Friday, 07 October 2016 10:52

New Look, Same Great Mouthfeel! Why your favorite brew is getting a makeover

Written by  Troy Reimink
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Before and after packaging for Saugatuck Brewing Co.'s Bonfire Brown Ale Before and after packaging for Saugatuck Brewing Co.'s Bonfire Brown Ale

The movies don’t lie: A makeover can change everything. 

Whether it’s drastic (Robin Williams, “Mrs. Doubtfire”), practical (Julia Roberts, “Pretty Woman”) or painful (Steve Carrell’s chest hair, “The 40-Year-Old Virgin”), a new look is often a ticket to new frontiers.

This year, a handful of West Michigan’s top breweries have gone the “She’s All That” route — recognizing that a few minor tweaks can turn a nerd into the prom queen. (Even if the nerd was just fine the way she was. All she did was take off her glasses!) Anyway, what we’re saying is: Change is hard, but sometimes necessary.

Saugatuck Brewing Company recently refreshed the looks of its logo and several top brews, employing the design work of Muskegon firm Revel Marketing. Why? To stand out among the absolutely overflowing shelves of craft beer providers.

“We wanted our brands to all have a consistent look,” said SBC Marketing Coordinator Megan Pruim. “We wanted you to be able to look at them all on a shelf and know they are all the same brand and stick out from the rest of the beers out there.”

The popular Oval Beach Blonde has received several redesigns in its lifetime, the most recent of which had the colorful depiction of a blonde woman on a beach replaced with a more fanciful vision involving a sea of blonde hair, which newly emphasizes the “blonde” aspect.

Saugatuck’s ESB Amber Ale got a full rebranding as well. To correct the novice drinker’s misperception that Extra Special Bitter-style beers are overly bitter, SBC renamed it “Third Bear,” a play on the Goldilocks story. It’s “not too hoppy, not too sweet, just right.”

The brewery’s Bonfire Brown imagery was also updated to emphasize the communal idea of gathering around a fire, plus a hidden Bigfoot-related Easter egg. The label on its Singapore IPA, named for a famous nearby lumber ghost town, was updated to more accurately reflect the town’s history.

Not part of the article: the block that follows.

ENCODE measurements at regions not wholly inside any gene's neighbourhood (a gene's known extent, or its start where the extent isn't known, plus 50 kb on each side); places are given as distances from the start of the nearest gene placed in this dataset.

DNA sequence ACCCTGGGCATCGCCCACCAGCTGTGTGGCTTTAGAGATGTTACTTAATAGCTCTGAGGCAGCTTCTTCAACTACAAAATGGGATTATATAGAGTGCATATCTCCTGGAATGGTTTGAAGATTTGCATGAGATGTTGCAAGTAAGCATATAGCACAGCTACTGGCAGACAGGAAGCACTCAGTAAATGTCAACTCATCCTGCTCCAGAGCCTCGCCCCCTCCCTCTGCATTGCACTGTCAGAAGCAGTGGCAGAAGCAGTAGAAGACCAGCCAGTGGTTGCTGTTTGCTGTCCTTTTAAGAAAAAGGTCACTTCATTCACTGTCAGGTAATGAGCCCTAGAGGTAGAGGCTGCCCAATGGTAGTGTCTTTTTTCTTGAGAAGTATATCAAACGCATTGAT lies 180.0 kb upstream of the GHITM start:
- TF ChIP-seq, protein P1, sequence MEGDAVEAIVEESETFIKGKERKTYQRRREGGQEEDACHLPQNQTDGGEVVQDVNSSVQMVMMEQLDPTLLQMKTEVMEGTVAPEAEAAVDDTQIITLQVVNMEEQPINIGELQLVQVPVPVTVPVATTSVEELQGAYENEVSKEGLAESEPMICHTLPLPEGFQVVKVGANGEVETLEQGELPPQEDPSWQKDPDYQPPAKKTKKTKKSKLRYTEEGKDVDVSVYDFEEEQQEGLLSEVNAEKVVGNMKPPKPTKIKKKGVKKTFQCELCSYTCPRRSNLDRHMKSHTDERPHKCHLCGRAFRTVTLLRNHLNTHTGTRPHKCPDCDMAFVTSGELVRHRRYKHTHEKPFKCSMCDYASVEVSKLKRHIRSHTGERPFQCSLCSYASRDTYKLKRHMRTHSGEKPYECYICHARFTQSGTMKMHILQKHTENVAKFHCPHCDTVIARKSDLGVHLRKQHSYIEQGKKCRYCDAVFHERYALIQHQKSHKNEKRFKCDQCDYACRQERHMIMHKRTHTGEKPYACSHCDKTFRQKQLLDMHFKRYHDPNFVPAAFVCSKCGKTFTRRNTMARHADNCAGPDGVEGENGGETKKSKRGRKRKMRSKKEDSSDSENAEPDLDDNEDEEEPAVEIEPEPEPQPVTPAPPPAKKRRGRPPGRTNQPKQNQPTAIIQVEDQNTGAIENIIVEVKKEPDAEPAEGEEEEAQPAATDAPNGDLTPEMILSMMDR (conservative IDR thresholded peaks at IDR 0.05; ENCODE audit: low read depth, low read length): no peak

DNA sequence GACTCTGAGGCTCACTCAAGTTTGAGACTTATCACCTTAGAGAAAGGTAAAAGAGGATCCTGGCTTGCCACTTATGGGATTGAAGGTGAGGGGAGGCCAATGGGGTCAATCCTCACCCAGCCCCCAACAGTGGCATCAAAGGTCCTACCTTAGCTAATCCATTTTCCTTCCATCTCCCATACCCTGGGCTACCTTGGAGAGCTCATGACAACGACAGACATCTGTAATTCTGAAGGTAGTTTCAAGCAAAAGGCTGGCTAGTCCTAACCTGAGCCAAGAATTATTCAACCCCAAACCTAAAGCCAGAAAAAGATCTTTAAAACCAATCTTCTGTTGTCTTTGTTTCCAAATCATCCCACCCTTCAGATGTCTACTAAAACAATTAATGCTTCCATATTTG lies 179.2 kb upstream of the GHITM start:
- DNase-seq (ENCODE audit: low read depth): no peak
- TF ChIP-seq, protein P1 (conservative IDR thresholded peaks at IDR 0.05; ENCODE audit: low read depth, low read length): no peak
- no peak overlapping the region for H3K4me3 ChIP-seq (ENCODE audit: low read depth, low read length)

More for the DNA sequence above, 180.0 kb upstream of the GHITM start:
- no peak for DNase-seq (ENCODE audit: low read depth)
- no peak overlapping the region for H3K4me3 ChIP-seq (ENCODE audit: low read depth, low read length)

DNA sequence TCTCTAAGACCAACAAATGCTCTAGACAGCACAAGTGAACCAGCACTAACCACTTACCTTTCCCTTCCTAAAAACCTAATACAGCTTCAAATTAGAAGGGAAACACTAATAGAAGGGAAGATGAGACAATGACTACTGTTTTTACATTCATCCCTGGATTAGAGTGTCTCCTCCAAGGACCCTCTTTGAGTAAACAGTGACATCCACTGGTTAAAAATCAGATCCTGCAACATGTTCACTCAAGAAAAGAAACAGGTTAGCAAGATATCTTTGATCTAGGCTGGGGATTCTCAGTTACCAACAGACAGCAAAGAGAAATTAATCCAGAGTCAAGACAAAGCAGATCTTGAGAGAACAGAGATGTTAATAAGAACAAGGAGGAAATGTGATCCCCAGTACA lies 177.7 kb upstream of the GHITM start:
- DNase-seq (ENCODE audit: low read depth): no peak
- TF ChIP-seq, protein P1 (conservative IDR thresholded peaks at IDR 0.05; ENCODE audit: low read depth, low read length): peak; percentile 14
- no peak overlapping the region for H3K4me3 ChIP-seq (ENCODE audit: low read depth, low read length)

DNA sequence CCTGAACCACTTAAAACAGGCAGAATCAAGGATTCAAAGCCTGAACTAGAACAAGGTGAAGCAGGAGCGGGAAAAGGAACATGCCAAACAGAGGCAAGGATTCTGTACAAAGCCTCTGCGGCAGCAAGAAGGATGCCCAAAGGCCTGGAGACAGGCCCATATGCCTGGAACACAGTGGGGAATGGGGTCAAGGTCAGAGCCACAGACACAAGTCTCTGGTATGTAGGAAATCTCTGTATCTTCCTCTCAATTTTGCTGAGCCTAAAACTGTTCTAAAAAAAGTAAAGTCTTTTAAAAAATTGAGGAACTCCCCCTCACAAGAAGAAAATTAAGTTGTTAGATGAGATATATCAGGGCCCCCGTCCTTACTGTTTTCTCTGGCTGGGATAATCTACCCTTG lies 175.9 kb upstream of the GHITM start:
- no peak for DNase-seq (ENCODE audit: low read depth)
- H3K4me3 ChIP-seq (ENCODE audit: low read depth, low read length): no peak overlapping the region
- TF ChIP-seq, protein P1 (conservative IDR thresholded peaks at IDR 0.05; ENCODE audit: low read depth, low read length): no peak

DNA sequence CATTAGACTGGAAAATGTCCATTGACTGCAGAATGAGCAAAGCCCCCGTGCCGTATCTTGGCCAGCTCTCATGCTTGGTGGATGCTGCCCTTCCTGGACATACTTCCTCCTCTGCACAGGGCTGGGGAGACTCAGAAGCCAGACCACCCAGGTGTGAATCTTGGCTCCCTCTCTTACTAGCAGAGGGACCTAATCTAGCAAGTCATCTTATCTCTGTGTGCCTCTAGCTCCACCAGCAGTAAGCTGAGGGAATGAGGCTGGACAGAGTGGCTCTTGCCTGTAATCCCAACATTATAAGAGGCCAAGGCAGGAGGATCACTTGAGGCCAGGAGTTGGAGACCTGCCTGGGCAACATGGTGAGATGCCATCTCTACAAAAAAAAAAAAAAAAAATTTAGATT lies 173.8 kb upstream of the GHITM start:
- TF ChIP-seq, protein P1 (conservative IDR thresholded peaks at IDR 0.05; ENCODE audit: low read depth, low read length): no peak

“We actually went back and discovered how many buildings the legend says were in the lumber town of Singapore, and we depicted all of these buildings within the artwork of the carrier,” Pruim said.

Bell’s Brewery in Kalamazoo has redesigned its logo, labels and packaging for all of its beers. The subtly tweaked brewery logo now resides on the neck of the bottles, providing a bigger canvas for the artwork that has become iconic in branding some of Bell’s most popular brews — a common theme across these redesigns. The big two are the Two Hearted Ale brook trout and the brightly colored, vaguely psychedelic Oberon sun. These new labels also contain more specific information about a beer’s bottling date and anticipated shelf life.

All of the year-round beers have already made the change and the seasonal beers will (slowly) too.

New Holland Brewing repolished its labels this year as well, coming right out and announcing their goal to stand out more in stores. To that end, bright orange is now a key element across all packaging, and the brewery’s beloved characters (like the Hatters) are in the spotlight. On top of that, some espresso-fueled editor took an axe to all the text, leaving only the most essential information.

Over at the orchards, Uncle John’s Hard Cider flipped its design entirely on its head this year, going from homey and cartoony to modern and minimalistic. The new branding stands out and shows that the cidery is willing to keep up with the times, while maintaining its classic, tried-and-true recipes. 

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